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RNLI Douglas lifeboat called out to assist Coastguard in dog rescue

Lifeboats News Release

RNLI Douglas lifeboat volunteer crew were paged at 6.12pm today (17 July) to assist the Coastguards rescue a dog that had gone over a cliff near Port Grenaugh.

The RNLI all-weather lifeboat Sir William Hillary was launched under the command of volunteer Coxswain Neal Corran. Arriving in the vicinity of Port Grenaugh the Coastguard advised that they had recovered the dog and returned it to its anxious owner. However there was also a sheep down on the rocks which they had secured in a net bag but which they were unable to retrieve and asked for the lifeboat's assistance.


With the lifeboat unable to get close enough to the bottom of the cliff volunteer crewmen Peter Cowin and Donald Bottomley used the lifeboat’s daughter boat, an inflatable dinghy, to go ashore to recover the sheep. Having got the sheep into the dinghy they returned to the lifeboat and were taken under tow to the beach a Port Grenaugh where the farmer who's sheep it was was waiting.

With the sheep having been safely returned to its owner the lifeboat recovered their dinghy and its crewmen and returned to Douglas to be re-housed and made ready again for service.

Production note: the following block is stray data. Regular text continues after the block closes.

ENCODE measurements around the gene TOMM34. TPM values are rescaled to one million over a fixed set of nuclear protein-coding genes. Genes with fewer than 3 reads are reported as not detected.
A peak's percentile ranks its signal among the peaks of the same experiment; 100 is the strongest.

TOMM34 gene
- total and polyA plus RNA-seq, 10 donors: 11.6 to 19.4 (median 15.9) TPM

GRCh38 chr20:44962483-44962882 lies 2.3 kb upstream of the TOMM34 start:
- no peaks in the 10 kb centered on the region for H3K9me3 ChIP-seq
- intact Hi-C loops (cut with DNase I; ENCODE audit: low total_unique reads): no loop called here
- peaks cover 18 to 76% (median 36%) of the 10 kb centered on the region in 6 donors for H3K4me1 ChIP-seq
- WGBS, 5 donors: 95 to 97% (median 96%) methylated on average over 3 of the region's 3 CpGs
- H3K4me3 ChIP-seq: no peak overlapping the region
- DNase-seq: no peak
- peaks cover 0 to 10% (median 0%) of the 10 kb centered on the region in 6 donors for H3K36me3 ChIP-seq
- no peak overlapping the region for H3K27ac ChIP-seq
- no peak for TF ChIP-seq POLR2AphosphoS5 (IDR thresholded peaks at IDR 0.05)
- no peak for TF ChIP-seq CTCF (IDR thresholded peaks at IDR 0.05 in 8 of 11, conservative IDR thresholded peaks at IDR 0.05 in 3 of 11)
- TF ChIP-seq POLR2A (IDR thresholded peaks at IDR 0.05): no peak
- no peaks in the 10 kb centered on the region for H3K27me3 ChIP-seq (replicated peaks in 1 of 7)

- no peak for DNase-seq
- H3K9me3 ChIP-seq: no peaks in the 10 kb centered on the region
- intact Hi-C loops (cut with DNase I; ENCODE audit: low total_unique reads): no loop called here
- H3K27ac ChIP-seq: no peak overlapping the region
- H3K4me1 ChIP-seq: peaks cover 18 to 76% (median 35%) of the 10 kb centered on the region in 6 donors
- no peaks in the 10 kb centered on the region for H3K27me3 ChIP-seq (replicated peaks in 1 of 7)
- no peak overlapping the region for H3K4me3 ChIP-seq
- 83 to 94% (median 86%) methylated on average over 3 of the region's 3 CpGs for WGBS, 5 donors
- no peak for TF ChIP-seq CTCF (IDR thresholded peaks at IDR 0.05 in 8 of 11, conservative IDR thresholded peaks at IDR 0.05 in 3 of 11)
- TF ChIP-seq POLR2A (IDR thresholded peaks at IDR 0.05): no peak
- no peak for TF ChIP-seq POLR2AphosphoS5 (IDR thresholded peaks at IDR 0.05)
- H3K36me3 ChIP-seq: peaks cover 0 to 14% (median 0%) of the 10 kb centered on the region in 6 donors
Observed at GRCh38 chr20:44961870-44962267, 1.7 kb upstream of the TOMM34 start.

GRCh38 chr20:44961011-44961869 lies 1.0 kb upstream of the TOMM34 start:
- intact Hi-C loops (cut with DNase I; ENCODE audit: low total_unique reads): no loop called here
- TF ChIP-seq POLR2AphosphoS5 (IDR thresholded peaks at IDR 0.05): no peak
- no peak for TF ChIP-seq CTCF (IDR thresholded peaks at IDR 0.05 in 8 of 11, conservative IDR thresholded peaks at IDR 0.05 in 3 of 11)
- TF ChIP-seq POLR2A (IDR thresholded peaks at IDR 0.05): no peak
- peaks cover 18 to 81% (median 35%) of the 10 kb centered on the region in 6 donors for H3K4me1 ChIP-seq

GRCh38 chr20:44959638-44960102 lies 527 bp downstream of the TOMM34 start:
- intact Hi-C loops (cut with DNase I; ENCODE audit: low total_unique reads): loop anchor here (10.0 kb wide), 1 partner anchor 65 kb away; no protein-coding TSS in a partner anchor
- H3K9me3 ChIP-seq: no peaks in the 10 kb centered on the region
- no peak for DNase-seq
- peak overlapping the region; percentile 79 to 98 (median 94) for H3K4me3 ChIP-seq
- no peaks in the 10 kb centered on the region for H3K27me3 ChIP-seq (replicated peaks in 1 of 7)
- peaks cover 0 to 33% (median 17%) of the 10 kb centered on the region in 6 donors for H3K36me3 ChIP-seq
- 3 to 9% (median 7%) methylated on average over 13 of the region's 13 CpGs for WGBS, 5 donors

Notes to editors

Caption for one attached photo: Douglas lifeboat's dinghy with crew and sheep under tow.


RNLI media contacts
For more information please contact Michael Howland, Volunteer Lifeboat Press Officer on 07624 496029 or email  or
Eleri Roberts, Divisional Media Relations Manager (Wales and West) on 07771 941390 or 01745 585162. Alternatively contact RNLI Public Relations on 01202 336789.

Key facts about the RNLI

The Royal National Lifeboat Institution is the charity that saves lives at sea. Our volunteers provide a 24-hour search and rescue service in the United Kingdom and Ireland from 238 lifeboat stations, including four along the River Thames and inland lifeboat stations at Loch Ness, Lough Derg, Enniskillen, Carrybridge and Lough Ree. Additionally the RNLI has more than 1,000 lifeguards on over 240 beaches around the UK and operates a specialist flood rescue team, which can respond anywhere across the UK and Ireland when inland flooding puts lives at risk.

The RNLI relies on public donations and legacies to maintain its rescue service. As a charity it is separate from, but works alongside, government-controlled and funded coastguard services. Since the RNLI was founded in 1824 our lifeboat crews and lifeguards have saved at least 140,000 lives. Volunteers make up 95% of the charity, including 4,600 volunteer lifeboat crew members and 3,000 volunteer shore crew. Additionally, tens of thousands of other dedicated volunteers raise funds and awareness, give safety advice, and help in our museums, shops and offices.

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